Apprentice School has never been a part of Division III -- or even of the NCAA. But it was part of the Atlantic Central Football Conference before that organization disbanded in 2010. In its final seasons, the conference consisted of Apprentice and D-III schools Wesley, Salisbury and Frostburg State. Heath not only served as SID for Apprentice but also for the conference as a whole.
Because Apprentice continues to play a handful of Division III schools each season, Heath had built relationships with teams across the Mid-Atlantic. Last week, in an extensive email thread that reached the region’s sports community, the support for Heath was apparent. This is just a sampling of what people said:
- “Jim gave his all while working at Apprentice and never harped on the negatives of the SID position and was always quick with a joke or a smile when we saw him at a game. … Since Jim worked for the Apprentice School and not being associated officially in the NCAA his work went largely unnoticed. But I can say if it wasn't for Jim's dedication to his craft and his work behind the scenes a lot of us wouldn't know about Apprentice and would have had major statistical headaches when our teams played the Builders in any sport without Jim's help.” -- Sam Atkinson, Assistant athletic director for communications at Gallaudet
- “I have worked with Jim for 20+ years in this business -- it has never been about personal recognition for Jim, and now is the perfect time to recognize him for his good work. Even though he wasn't a member of the NCAA at Apprentice, he made our jobs easier. He was always willing to lend a hand and for that, we should be forever thankful.” -- Scott Musa, athletic communications director at Shenandoah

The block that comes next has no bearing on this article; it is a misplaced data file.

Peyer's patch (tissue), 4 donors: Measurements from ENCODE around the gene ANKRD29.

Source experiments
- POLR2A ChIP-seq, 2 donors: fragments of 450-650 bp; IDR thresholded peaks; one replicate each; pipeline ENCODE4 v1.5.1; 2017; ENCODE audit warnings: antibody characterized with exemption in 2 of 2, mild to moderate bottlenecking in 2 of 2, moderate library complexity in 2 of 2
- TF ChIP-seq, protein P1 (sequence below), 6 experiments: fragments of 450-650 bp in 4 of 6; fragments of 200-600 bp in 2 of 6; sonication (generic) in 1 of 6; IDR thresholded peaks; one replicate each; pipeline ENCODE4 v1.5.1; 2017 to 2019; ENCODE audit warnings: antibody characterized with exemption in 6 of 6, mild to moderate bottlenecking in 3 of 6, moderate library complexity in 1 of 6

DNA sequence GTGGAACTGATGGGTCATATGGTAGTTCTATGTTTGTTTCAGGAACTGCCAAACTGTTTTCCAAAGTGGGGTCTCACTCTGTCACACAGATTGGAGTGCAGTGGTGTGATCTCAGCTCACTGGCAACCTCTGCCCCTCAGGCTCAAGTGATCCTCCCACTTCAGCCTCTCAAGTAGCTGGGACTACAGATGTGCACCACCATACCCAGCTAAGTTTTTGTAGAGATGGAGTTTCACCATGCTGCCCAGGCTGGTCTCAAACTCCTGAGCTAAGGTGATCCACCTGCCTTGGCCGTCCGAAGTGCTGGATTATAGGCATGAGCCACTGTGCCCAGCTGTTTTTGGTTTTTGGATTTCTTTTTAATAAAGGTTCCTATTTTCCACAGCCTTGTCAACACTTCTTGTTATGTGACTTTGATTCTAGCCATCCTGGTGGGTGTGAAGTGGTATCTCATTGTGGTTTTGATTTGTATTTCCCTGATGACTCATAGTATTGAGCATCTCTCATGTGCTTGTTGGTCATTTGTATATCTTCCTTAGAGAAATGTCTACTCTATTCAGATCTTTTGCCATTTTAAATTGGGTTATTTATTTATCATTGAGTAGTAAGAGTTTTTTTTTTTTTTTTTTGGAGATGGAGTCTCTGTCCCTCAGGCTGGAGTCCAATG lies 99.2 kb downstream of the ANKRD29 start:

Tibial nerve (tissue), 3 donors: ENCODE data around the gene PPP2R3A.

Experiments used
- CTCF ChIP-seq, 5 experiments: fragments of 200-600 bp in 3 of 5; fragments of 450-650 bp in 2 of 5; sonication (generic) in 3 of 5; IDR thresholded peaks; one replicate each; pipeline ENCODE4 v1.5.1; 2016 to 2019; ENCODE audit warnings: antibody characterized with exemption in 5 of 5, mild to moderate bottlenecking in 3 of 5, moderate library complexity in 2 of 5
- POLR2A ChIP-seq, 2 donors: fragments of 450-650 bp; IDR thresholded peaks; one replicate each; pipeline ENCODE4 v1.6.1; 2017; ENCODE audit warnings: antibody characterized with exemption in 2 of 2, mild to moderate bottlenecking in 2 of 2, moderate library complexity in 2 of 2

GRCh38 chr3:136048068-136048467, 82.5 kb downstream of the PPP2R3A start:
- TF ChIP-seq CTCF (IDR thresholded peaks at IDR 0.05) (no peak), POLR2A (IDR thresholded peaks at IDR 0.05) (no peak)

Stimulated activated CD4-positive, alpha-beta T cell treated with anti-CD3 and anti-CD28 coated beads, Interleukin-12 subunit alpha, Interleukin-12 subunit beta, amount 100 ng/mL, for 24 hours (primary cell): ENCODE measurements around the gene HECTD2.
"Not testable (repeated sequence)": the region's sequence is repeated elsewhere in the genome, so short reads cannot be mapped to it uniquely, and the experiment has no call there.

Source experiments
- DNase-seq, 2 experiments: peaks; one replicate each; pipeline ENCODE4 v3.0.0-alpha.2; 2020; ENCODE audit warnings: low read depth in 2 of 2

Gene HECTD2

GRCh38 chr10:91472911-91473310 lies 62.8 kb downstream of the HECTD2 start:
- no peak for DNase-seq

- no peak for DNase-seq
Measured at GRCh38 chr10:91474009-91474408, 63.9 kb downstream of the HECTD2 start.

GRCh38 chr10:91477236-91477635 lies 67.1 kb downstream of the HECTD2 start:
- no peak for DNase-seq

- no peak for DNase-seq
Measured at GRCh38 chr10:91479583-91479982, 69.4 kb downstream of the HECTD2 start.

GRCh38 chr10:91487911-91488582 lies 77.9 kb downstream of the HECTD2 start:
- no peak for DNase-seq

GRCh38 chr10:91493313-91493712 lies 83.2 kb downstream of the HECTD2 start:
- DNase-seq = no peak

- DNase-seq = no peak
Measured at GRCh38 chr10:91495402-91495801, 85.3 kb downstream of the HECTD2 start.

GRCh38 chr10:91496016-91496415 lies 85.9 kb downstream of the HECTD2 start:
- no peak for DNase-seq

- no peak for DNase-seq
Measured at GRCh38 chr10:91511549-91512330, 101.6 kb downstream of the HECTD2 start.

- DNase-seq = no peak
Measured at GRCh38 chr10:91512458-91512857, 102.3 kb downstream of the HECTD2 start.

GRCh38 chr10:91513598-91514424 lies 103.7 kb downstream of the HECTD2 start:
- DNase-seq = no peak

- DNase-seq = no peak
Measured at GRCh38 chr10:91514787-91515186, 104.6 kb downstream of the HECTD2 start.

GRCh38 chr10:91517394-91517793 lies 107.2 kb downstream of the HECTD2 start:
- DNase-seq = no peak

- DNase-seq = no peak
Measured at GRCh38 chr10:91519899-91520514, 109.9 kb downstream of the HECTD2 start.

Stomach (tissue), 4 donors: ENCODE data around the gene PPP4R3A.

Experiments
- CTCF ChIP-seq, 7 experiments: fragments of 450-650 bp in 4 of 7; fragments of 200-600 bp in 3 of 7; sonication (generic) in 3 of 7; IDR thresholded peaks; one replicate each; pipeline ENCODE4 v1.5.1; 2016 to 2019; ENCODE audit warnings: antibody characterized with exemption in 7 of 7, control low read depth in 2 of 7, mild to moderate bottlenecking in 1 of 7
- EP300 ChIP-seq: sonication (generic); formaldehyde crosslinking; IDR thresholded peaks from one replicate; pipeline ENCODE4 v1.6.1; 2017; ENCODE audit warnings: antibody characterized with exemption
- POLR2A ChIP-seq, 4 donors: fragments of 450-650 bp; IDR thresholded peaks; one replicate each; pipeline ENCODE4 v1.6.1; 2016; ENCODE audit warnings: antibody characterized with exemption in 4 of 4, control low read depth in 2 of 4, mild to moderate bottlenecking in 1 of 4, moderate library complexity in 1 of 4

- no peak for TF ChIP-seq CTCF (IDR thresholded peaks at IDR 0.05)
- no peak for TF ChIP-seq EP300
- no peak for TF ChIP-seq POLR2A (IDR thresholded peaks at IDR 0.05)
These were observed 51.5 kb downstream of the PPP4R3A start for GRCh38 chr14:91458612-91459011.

- “Jim was not only an incredible professional, but an even better person. … He never looked for the spotlight for his hard work, but most certainly deserves it.” -- Tim Brennan, SID at Salisbury
Heath, who worked at Apprentice for 16 years, is in his first year as president of the Virginia Sports Information Directors association.
“It’s always been about ‘what can I do to promote the school as well as the athletes,’ ” Heath said. “With a unique school such as Apprentice, it’s a challenge to get recognized as they are not NCAA nor NAIA members. When we got the first player recognized from CoSIDA as Academic All-American, it opened the eyes of the administration then as to what a sports information director can do for a school. I wanted to explore as many options as possible to get the school and its athletes noticed.”
When he began at Apprentice, he would spend six hours a day working for the school and then pull a full shift on the sports copy desk at The Daily Press in Newport News. Heath, who turns 47 today, also spent time working for his alma mater, CNU, and for Old Dominion University.
What’s disconcerting is that Heath’s latest job situation isn’t an isolated one. Schools jockeying to manage their money are diminishing the SID position all across the country, to their own detriment.